Why PSG's First Title Since 1994 Would Be a Good Thing for Ligue 1

Jonathan JohnsonFeatured ColumnistApril 22, 2013

MONTBELIARD, FRANCE - FEBRUARY 17:  Head coach Carlo Ancelotti of Paris Saint-Germain FC looks on prior to the French League 1 football match between FC Sochaux-Montbeliard and Paris Saint-Germain FC at Stade Auguste Bonal on February 17, 2013 in Montbeliard, France.  (Photo by Harold Cunningham/Getty Images)
Harold Cunningham/Getty Images

Following Paris Saint-Germain’s 3-0 victory over Nice at the Parc des Princes on Sunday, Carlo Ancelotti’s side are edging towards their third-ever French title. However, it would be their first in 19 years and the first piece of silverware under the ownership of Qatar Sports Investments.

In the wake of the capital club’s Coupe de France exit at the hands of Evian last week, it is also the only potential trophy victory that PSG can enjoy this season. Slow but steady growth, though, is something that arguably will ensure that QSI’s love affair with the perennial Ligue 1 underachievers remains something long-lasting.

With PSG maintaining their nine-point lead over second-place Marseille with the victory over Claude Puel’s side, two more wins would make sure of the title. Ancelotti’s men also look to have gotten over their shock humbling in Annecy and Les Parisiens are now looking stronger than at any point, so far, under QSI.

What would a PSG triumph mean for Ligue 1?

Immediately, it would garner PSG some much-needed respect. The ambitious project put into place by the owners and sporting director Leonardo has already captured the attention of football fans and the media across Europe. What Les Rouge-et-Bleu need to back that up, though, is some sort of tangible domestic success and then dominance.

One of the most surprising things about PSG’s rapid ascent to becoming one of Europe’s biggest names is their relative lack of domestic success in terms of title numbers until now. It will take a long time for the side from the capital to establish a domestic hegemony as strong as Jean-Michel Aulas’ Lyon side who won seven straight Ligue 1 titles in the early 2000s, but PSG have that capability.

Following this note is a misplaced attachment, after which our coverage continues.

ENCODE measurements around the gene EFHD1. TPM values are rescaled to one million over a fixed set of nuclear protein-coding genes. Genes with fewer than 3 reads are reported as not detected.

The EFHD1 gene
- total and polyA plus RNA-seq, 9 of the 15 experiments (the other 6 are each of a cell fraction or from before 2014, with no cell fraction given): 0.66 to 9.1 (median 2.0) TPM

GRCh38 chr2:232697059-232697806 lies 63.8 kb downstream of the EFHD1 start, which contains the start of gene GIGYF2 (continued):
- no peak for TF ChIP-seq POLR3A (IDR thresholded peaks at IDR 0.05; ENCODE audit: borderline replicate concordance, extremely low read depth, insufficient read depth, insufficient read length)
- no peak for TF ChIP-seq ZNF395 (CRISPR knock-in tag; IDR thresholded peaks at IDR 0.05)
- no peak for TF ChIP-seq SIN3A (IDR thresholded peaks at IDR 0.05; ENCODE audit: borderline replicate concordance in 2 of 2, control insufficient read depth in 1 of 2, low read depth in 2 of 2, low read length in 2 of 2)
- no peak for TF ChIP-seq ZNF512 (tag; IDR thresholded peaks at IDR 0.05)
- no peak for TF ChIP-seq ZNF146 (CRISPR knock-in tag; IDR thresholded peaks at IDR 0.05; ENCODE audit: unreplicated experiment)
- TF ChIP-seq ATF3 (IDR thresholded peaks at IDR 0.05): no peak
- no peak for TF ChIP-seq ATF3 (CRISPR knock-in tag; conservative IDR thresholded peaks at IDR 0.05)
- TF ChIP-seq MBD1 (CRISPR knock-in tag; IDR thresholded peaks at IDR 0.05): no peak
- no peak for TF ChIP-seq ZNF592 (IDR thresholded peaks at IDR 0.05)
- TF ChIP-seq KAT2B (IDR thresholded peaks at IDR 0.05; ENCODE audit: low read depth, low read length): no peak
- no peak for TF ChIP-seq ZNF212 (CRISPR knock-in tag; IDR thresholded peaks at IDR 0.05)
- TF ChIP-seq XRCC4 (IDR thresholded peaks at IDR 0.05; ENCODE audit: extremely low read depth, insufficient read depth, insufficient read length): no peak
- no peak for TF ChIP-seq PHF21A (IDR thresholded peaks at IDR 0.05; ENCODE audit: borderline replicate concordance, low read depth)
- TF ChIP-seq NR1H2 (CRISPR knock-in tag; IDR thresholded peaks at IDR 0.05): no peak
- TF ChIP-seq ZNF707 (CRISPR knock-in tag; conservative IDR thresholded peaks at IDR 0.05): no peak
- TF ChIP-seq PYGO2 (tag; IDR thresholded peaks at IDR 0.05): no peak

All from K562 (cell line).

They need to win just one to start with, though, to gain some immediate credibility. No matter how good your team is on paper and how many star talents you boast individually, you can’t be considered the best team in the country until you have won the domestic league title.

Ancelotti’s side now look unassailable at the summit in France, and that victory when it comes (as it  looks likely) takes a big weight off the club’s shoulders.

Secondly, it enhances the profile of Ligue 1 if PSG are the champions this season because the league needs its most glamorous club to be winning titles. The two-time champions will bring Le Championnat more attention next season as reigning title holders, assuming that they make waves in the European transfer window during the summer as you'd imagine they will.

The fact that it has been such a struggle to reach this point proves to PSG and to other European sides, fans and players, that Ligue 1 is a very strong and competitive domestic competition.

That fight for the title will have convinced PSG of the need to strengthen their squad from within France’s borders this summer, starting the inevitable (and much-needed) process of weakening their domestic rivals who have run them close this campaign. That process will guarantee Le Championnat's future growth as the capital club's enviable wealth trickles down through the top flight.

Crucially, the victory would give every member of the squad involved in this campaign a taste of success. Finally, the players who had not won a domestic title to-date in the squad, Blaise Matuidi for example, will have sown the seed that will drive them to future silverware.

Before Ancelotti arrived in the capital, there was no appetite for success, nothing to aspire to beating in current terms (all members of PSG’s last title-winning and successful European side are long gone) save for a few domestic cup successes. The club were and still are, until the title win is official, a sleeping giant.

The experience of playing alongside the likes of Thiago Silva, Zlatan Ibrahimovic and David Beckham will be a career-high moment for all members of the squad, domestic-based or not. Sharing their joy at ultimate success will drive them on with a hunger for further glory and a desire to come close to the level of success that these stellar names have enjoyed elsewhere in their careers.

A first Ligue 1 title in the new era is the start of what should turn into a legacy. There is no excuse for PSG not to go on and dominate French football for the years to come.

That is not to say that the league won’t remain competitive, there is too much quality there for that not to happen. But Ancelotti’s side need to dominate the domestic landscape, at least for the next few years, if French football is to ever stand any real chance of catching up with its European rivals.

This season’s title is the first block that will form the foundations of that future success.